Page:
Flavours are either liquid or powders. They are concentrated materials used in small quantities. They may be supplied in bags, drums or bottles.

By definition, all flavours are at least partially volatile. It is therefore important to store them in a sealed container, away from light, heat and oxygen that may cause some degradation. Flavour may decay with age so minimum stocks should be held and stocks that have been opened and held for more than about two months should be sampled and tasted against a control.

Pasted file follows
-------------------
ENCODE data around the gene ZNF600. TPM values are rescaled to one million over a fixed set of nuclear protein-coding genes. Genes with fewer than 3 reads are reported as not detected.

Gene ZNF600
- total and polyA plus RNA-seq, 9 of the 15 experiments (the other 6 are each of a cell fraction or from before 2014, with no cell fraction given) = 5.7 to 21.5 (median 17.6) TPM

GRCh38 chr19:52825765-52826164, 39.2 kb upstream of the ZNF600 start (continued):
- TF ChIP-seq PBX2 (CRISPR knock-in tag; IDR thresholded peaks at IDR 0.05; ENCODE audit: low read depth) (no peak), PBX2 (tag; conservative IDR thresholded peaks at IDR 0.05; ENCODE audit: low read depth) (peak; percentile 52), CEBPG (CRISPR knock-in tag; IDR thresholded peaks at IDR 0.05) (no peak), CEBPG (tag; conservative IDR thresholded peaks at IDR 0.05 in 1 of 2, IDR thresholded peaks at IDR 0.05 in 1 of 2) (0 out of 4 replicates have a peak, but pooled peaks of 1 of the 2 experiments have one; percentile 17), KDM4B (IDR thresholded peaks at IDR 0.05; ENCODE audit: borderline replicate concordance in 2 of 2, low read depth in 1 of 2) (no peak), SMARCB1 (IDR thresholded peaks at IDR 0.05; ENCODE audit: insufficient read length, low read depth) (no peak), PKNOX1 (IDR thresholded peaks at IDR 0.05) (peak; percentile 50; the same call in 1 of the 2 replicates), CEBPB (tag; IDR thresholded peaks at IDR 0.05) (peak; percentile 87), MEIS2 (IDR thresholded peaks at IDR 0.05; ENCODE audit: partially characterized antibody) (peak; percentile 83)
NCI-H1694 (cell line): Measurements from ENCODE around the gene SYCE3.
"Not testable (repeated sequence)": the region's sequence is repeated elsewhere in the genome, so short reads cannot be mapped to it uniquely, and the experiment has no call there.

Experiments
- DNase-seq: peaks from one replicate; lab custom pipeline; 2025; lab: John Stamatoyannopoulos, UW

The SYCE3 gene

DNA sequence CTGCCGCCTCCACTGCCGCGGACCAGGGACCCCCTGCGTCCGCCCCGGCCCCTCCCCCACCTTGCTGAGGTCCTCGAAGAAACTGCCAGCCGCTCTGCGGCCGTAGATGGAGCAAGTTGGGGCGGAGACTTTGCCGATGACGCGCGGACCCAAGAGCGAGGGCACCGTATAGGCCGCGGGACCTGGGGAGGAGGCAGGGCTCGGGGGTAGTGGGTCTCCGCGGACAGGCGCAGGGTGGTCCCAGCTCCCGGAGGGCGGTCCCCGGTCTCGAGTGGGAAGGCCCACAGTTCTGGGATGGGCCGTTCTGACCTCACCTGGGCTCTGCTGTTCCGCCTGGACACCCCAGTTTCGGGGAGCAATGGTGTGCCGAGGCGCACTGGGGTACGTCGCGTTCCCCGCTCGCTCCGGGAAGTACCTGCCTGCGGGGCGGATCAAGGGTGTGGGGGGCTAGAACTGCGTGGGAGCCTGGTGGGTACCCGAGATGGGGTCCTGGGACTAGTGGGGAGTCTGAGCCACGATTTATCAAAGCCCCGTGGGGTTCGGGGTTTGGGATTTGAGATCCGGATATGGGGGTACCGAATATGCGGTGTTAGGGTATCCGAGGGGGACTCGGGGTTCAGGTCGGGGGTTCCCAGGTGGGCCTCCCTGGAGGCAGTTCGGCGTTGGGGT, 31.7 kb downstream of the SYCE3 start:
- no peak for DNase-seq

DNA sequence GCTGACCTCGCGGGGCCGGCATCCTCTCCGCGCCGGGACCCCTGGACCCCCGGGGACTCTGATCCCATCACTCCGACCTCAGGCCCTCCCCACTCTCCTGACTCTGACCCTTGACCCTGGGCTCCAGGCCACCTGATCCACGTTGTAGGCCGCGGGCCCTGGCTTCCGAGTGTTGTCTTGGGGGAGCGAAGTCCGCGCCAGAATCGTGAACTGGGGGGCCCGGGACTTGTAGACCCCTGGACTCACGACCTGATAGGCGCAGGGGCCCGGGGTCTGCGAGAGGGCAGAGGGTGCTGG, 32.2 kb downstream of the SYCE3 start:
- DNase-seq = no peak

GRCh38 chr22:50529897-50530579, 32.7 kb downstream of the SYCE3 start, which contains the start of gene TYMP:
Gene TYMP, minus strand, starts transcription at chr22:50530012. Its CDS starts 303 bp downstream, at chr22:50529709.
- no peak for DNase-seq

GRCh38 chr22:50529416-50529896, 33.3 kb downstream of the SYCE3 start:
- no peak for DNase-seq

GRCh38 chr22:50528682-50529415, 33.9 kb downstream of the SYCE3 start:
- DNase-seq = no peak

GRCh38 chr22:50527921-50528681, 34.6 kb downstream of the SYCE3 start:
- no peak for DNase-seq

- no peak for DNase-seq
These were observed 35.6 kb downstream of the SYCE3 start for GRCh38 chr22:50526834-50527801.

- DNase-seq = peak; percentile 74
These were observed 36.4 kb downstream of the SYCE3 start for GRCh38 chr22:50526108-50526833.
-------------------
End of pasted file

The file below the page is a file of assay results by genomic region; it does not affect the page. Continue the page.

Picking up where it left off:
As a matter of standard procedure a sample should be taken from a delivery and checked against a control sample. The control sample can be stored in a dark bottle in a refrigerator but be sure to compare a new sample with the control at the same temperature.

To a large extent, we rely on the sense of smell to evaluate flavours so only persons with a good sense of smell and some experience should be used to compare smells. Small strips of absorbent paper may be used to sample a liquid flavour that is to be smelt.

Although smell is probably the most critical test, for most fruit and "sweet" flavours tasting at 0.1% concentration in a 2% sugar solution may be helpful. Alternatively a small batch of the medium in which the flavour is to be used should be prepared and carefully compared by a taste panel.